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California tries to harness megastorm floods to ease crippling droughts

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The land along the Arroyo Pasajero Creek, halfway between Sacramento and Los Angeles, is too dry to farm some years and dangerously flooded in others.

Amid the cycles of wet and dry — both phenomena exacerbated by climate change — a coalition of local farmers and the nearby city of Huron are trying to turn former hemp and tomato fields into massive receptacles that can hold water as it percolates into the ground during wet years.

This project and others like it across California’s Central Valley breadbasket aim to capture floodwaters that would otherwise rush out to the sea, or damage towns, cities and crops.

Traditional water storage in the form of damming rivers to create reservoirs damages the environment.

With parts of California suffering a historic drought, water was so scarce in the Central Valley this year that Huron was allocated only a quarter of the water it was contracted to receive from the U.S. Bureau of Reclamation.

The city, one of California’s poorest, had to buy water on the open market, raising residents’ bills, said engineering consultant Alfonso Manrique.

The new project, known as a recharge system, turns unused fields into large ponds to hold water so that it can percolate into the porous rock and earth below, creating or restoring an aquifer rather than rushing to the sea.
The city is building a new well to be fed from the aquifer, Manrique said.

Capturing runoff will also help protect the city of less than 7,000 people from catastrophic floods.

The project near Huron is one of about 340 recharge systems that have been proposed by water agencies in California – enough to store 2.2 million acre-feet by 2030 if they all are built, the state Department of Water Resources said. That’s enough for 4.4 million households for a year.

“I’m hoping we can make water more affordable for our residents,” said Huron Mayor Rey Leon.

Outside the United States, countries including India are also beginning to increase the use of recharge ponds to store water in natural or human-made aquifers. Water use and resilience is among the topics being discussed by world leaders at the United Nations COP27 climate summit in Egypt this month.

While the idea of storing water underground is not new, a recent California law regulating groundwater use has spurred a spate of projects that the state is helping to fund.

In the small community of Okieville about 40 miles (65 km) east of Huron, the Tulare Irrigation District is building a new recharge pond on land purchased from a local farmer, said Aaron Fukuda, who is the district’s general manager.

A number of Okieville residents ran out of potable water during the state’s last big drought, which lasted from 2012 through 2016. The new pond, on about 20 acres of former farmland , will help to guide water underground to store it for residents as well as agriculture.

The project costs about $2 million, including about $1.8 million in state grants.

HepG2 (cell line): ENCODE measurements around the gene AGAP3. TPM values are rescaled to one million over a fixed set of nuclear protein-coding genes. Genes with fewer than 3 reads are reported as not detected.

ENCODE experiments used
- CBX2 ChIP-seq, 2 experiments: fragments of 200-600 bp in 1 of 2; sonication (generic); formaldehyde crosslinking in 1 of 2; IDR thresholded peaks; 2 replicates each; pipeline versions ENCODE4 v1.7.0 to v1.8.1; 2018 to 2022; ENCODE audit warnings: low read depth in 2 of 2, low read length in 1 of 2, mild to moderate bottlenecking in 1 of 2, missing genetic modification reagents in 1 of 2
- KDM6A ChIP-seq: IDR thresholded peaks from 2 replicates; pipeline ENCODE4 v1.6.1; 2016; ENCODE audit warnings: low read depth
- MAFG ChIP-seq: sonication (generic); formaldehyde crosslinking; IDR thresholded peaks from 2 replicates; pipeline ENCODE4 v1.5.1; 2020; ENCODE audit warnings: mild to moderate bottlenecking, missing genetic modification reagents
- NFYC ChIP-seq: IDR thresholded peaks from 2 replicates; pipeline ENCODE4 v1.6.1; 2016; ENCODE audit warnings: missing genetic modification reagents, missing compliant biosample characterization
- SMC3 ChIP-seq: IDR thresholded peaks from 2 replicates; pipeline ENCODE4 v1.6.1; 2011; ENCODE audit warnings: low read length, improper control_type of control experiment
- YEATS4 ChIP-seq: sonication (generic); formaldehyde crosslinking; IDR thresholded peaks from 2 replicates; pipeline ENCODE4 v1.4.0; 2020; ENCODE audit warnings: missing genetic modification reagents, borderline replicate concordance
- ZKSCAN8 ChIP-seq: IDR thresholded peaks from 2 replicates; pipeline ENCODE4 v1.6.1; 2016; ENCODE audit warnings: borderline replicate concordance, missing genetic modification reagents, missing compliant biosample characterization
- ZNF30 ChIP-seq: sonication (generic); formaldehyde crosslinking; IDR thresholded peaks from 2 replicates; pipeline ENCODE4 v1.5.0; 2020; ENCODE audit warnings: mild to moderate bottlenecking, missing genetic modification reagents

In addition to the comparatively small projects being built by rural water districts and farmers, the massive Metropolitan Water District, a regional water wholesaler that serves Southern and parts of Central California, is building a 1,500-acre recharge pond in the high desert near Palmdale, in partnership with local water authorities.

California’s complex networks of reservoirs, rivers and aqueducts were viewed as engineering marvels when the state and federal government built them in the mid-20th century.

But the system relied on damming and diverting rivers, and flooding canyons, damaging their ecosystems. The last big dam was built in 1980. Since then the state’s population has nearly doubled to 40 million residents.

California’s agricultural economy, one of the largest in the world, relies largely on irrigation to water its crops, further taxing the system.

Now, new reservoirs are hard to approve and expensive to build. The underground storage projects, according to Ann Hayden, water expert at the Environmental Defense Fund, “are going to be easier to finance, they’re going to be easier to permit and they’re going to get more public support.”

These human-made aquifers and underground water banks will not solve all of California’s water problems, but they can make a significant dent, said Sarah Woolf, a water consultant whose family owns some of the farmland being used for the Huron project.

There’s room below the agricultural land that will be served by the Huron project to store 1 million acre-feet of water, or about 326 billion gallons – enough to serve 2 million households for a year.

“These are needed all over the place,” Woolf said.

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Related Galleries:

The dried out Arroyo Pasajero Creek is seen alongside an aqueduct in Huron, California, U.S. on October 25, 2022. REUTERS/Nathan Frandino

The Arroyo Pasajero Creek is seen in between an aqueduct service road and fallowed farmland in Huron, California, U.S. on October 25, 2022. REUTERS/Nathan Frandino

Fallowed farmland to be used for diverting excess water and percolating through the ground to recharge the aquifer is seen in Huron, California, U.S. on October 25, 2022. REUTERS/Nathan Frandino